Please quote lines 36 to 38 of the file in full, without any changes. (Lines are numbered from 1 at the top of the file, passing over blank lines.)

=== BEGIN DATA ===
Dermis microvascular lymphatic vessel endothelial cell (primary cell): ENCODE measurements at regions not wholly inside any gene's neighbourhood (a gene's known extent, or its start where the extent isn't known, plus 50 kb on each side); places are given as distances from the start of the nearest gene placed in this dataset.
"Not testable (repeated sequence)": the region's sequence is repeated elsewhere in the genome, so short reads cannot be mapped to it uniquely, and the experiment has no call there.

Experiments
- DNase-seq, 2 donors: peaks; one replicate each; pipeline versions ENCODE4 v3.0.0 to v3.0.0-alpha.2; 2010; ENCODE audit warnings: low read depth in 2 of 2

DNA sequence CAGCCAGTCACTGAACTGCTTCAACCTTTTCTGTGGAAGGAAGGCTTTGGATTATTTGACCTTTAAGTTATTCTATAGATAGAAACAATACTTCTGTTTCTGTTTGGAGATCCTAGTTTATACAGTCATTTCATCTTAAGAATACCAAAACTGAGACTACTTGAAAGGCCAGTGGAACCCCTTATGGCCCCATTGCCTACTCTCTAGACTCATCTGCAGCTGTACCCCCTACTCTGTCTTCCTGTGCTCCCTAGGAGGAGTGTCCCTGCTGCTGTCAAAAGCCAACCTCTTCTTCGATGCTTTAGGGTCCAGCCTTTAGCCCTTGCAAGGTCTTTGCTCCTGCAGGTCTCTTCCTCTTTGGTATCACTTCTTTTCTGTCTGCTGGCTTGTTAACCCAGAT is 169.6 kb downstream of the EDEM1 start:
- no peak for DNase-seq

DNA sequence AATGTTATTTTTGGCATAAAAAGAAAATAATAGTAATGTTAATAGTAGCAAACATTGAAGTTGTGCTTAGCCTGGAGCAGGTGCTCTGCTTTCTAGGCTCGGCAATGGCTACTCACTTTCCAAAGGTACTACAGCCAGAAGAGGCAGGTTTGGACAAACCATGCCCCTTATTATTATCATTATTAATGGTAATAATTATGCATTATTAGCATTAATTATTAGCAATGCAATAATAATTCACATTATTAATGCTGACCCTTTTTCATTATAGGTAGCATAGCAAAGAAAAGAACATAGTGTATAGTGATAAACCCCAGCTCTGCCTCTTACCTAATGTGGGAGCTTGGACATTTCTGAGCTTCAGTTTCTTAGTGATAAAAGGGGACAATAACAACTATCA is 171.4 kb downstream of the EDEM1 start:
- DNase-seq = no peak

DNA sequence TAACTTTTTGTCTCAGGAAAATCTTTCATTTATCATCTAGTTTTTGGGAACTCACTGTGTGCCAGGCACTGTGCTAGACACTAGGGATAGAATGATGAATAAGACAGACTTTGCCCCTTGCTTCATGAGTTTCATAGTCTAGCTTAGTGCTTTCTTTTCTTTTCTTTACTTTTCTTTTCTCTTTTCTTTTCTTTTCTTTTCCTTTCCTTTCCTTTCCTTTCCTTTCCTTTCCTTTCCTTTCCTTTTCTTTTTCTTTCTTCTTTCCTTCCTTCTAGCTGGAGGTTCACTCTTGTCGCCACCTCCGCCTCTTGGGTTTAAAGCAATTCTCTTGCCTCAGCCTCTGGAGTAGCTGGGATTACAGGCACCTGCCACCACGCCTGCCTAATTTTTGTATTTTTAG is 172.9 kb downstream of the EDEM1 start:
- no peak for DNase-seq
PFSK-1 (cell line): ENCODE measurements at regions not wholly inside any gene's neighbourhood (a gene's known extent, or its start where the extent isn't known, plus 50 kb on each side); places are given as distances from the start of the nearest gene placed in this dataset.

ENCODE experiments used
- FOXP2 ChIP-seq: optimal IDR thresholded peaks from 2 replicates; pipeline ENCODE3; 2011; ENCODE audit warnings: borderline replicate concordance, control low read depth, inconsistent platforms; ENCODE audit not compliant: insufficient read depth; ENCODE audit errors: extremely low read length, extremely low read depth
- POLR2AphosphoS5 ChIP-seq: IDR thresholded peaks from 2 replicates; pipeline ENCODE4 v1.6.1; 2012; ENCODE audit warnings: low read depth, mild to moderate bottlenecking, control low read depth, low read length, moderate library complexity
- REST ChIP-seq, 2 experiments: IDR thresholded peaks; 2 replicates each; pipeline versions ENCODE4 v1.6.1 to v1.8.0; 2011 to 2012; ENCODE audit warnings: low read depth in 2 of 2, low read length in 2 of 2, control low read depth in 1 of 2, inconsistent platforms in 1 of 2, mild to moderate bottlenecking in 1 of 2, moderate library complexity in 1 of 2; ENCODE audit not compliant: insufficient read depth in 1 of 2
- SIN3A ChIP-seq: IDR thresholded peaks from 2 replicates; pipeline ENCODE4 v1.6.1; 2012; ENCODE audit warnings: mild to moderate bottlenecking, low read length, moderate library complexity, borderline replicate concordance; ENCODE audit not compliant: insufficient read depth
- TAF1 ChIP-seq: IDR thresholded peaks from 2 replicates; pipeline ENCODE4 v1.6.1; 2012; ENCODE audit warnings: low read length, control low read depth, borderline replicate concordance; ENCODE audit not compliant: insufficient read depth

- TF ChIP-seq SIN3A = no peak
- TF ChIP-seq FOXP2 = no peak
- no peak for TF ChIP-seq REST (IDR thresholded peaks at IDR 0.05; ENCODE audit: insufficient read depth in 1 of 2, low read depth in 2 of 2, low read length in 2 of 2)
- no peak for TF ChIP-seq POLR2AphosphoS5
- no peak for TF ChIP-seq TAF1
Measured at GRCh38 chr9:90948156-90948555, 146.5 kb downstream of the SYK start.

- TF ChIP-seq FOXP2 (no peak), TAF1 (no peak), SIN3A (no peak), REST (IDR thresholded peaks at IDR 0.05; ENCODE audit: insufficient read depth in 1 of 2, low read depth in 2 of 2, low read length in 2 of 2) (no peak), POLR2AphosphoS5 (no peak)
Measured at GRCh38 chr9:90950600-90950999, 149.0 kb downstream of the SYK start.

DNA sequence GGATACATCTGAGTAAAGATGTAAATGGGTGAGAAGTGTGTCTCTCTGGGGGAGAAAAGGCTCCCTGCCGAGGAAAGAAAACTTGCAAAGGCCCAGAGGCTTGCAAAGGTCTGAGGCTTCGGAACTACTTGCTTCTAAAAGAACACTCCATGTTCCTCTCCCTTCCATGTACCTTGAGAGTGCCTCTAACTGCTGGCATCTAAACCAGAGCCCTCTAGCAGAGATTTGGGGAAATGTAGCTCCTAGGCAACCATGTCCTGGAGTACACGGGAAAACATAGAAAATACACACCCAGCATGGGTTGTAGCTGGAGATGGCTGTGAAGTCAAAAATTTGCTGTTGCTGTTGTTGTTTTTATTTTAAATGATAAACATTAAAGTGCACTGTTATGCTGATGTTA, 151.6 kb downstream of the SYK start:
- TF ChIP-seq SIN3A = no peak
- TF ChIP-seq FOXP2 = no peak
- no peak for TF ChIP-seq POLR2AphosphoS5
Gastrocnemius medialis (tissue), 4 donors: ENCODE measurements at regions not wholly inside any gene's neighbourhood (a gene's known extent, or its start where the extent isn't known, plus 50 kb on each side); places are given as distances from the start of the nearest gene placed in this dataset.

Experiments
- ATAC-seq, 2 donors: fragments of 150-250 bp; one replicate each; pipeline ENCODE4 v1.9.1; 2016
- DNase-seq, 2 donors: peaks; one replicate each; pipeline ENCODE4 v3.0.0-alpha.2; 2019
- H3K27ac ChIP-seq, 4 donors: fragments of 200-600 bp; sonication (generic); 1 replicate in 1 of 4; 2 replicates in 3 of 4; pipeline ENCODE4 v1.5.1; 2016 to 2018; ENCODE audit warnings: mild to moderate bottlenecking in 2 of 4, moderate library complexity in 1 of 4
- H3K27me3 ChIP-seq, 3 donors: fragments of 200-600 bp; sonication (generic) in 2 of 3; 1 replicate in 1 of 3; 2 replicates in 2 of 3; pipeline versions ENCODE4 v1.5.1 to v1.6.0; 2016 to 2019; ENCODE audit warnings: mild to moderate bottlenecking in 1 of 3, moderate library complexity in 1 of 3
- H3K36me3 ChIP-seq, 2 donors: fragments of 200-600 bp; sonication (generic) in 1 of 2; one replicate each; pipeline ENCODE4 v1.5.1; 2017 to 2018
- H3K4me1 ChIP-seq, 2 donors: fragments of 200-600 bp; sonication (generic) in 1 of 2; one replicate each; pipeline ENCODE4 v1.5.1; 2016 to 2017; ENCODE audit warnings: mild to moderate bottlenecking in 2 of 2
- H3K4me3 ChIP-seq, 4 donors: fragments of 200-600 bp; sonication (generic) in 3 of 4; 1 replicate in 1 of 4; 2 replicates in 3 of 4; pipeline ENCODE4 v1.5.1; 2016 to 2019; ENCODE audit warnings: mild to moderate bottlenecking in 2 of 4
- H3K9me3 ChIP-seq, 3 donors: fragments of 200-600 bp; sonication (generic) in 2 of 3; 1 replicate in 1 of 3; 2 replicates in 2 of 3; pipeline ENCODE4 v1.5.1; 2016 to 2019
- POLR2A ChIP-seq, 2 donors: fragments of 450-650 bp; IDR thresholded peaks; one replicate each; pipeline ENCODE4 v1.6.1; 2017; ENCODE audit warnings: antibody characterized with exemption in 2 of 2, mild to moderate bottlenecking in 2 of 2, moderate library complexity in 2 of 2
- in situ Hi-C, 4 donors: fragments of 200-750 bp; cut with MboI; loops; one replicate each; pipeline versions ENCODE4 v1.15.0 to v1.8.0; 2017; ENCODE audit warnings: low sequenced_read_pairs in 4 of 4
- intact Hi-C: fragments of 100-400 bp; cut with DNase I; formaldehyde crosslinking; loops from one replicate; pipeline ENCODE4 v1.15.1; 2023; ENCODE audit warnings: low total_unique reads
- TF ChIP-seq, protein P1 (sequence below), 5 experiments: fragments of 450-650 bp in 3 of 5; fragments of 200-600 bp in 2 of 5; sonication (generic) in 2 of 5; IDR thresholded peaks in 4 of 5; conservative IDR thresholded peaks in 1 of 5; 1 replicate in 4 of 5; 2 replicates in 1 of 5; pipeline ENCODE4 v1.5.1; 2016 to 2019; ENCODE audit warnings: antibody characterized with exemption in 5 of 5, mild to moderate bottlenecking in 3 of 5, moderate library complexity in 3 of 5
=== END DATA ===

- H3K36me3 ChIP-seq, 2 donors: fragments of 200-600 bp; sonication (generic) in 1 of 2; one replicate each; pipeline ENCODE4 v1.5.1; 2017 to 2018
- H3K4me1 ChIP-seq, 2 donors: fragments of 200-600 bp; sonication (generic) in 1 of 2; one replicate each; pipeline ENCODE4 v1.5.1; 2016 to 2017; ENCODE audit warnings: mild to moderate bottlenecking in 2 of 2
- H3K4me3 ChIP-seq, 4 donors: fragments of 200-600 bp; sonication (generic) in 3 of 4; 1 replicate in 1 of 4; 2 replicates in 3 of 4; pipeline ENCODE4 v1.5.1; 2016 to 2019; ENCODE audit warnings: mild to moderate bottlenecking in 2 of 4